Those We Have Lost

Liam Shrem, 25: Third-year business student ‘was a kid with dreams’

Murdered by Hamas terrorists while trying to flee the Supernova music festival on October 7

Liam Shrem (Courtesy)
Liam Shrem (Courtesy)

Liam Shrem, 25, from Tel Aviv, was murdered by Hamas terrorists at the Supernova music festival on October 7.

He is survived by his parents, Simona and Dudi, and his aunts and uncles.

His mother, Simona Shrem, is a well-known event producer in Israel. She said that Liam and his friends — Yonatan Zeidman and Ilai Baram — arrived at the rave only shortly before the rocket fire began. All three were slain as they tried to later flee the partygrounds.

Simona told Maariv that “I spoke to them until 30 seconds before they were killed. They were happy, they didn’t know what was going on, this is my comfort, this is my strength,” she said, noting that a cell of terrorists shot all three dead from the side of the road.

“Liam was a happy boy, he didn’t go to sleep sad once in his 26 years. He went to sleep happy and woke up happy. He was a kid with dreams,” she told the newspaper. She noted that he wanted to serve in a combat unit in the IDF, and as an only child his mother would have to approve such a move, and she refused for six months before caving.

After his mandatory service in the Netzah Yehuda Battalion, Liam traveled around the world and returned to study business administration at Reichman University, where he was slated to begin his third year shortly after he was killed. He had landed an internship at Pricewaterhouse Coopers, and also led his own initiative, called Splash Project, to get local artists to paint sports fields and community centers around the country. His mother has vowed to continue the initiative in his memory.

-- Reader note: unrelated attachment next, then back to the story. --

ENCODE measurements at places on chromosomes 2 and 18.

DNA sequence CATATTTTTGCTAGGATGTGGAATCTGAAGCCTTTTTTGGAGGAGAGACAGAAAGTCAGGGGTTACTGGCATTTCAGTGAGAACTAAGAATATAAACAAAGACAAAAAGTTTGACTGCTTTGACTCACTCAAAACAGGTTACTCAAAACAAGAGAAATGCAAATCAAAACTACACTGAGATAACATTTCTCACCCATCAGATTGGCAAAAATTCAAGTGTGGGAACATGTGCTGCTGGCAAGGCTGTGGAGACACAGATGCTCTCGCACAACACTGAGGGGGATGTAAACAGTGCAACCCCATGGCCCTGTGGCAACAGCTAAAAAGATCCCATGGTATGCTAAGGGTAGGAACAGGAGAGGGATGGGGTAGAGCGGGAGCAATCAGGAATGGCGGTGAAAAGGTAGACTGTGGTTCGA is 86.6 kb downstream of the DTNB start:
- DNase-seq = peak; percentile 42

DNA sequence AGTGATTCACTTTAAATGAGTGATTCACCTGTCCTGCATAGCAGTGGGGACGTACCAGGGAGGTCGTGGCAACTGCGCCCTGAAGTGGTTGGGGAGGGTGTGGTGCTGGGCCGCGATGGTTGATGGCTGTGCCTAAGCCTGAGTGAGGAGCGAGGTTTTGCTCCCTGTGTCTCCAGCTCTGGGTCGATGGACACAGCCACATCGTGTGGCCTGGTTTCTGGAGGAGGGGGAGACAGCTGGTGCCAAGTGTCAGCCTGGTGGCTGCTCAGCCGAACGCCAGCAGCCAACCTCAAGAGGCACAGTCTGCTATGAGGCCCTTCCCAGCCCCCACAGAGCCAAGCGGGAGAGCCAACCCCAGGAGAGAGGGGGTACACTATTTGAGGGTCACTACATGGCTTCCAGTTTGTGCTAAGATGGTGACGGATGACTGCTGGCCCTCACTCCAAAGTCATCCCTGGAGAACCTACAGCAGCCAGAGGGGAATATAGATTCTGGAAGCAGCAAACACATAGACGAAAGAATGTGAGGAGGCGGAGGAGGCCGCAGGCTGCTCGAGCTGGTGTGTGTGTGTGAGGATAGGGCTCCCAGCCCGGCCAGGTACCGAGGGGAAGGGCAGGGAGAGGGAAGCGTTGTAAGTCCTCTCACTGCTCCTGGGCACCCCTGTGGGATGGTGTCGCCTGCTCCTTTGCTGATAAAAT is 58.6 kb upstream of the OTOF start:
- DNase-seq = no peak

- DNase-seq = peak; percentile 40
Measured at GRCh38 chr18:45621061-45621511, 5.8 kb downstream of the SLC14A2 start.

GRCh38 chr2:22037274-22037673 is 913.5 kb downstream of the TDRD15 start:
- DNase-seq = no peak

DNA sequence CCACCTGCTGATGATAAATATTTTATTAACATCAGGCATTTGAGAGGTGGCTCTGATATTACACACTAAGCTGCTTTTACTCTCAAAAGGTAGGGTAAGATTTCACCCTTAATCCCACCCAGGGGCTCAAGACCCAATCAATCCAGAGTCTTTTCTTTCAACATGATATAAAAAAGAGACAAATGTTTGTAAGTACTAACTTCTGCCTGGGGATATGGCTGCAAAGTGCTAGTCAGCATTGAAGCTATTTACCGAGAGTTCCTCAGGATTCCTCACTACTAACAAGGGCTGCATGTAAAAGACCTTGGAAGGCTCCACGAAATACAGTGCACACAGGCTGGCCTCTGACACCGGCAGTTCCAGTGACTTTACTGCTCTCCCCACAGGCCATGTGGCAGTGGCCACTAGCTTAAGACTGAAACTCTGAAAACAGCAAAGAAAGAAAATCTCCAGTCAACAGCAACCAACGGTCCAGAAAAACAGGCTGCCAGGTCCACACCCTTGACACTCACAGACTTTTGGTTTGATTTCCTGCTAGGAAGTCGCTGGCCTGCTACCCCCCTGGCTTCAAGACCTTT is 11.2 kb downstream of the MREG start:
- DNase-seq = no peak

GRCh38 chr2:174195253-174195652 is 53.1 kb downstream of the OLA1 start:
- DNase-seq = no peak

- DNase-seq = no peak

Simona told La’isha magazine that she is not angry or demanding answers about the death of her son, but is trying to continue to live alongside the grief: “Every morning, I wake up, I go into his room, I smell his sheets, I scream, I cry, and then I return to reality,” she said. “The sorrow in me is deep and I can’t explain it.”

In a memorial video for Channel 13, his close friend Ben Savir paid tribute to his “dear friend, an incredible figure.”

Ben said he knew Liam growing up, but they became close while both attended Reichman: “From the first day of the degree we grabbed each other and didn’t let go until a month ago,” he said. “Even though you were only six months older than me, you were like a big brother to me, and our connection was based mostly on you directing and guiding me, but mostly laughing at me.”

He and Liam, he said, had a sense of “healthy competition. We were never jealous of each other but we pushed each other forward to be better. At least that’s how I felt… Your aspirations, your goals, your achievements, were unique and for me served as a sort of mirror for how a successful person should think and behave,” he said. “You were one of the few people my age I admired. I learned so much from you, and I feel that even now I continue to learn from you even though you’re no longer here.”

Read more Those We Have Lost stories here.

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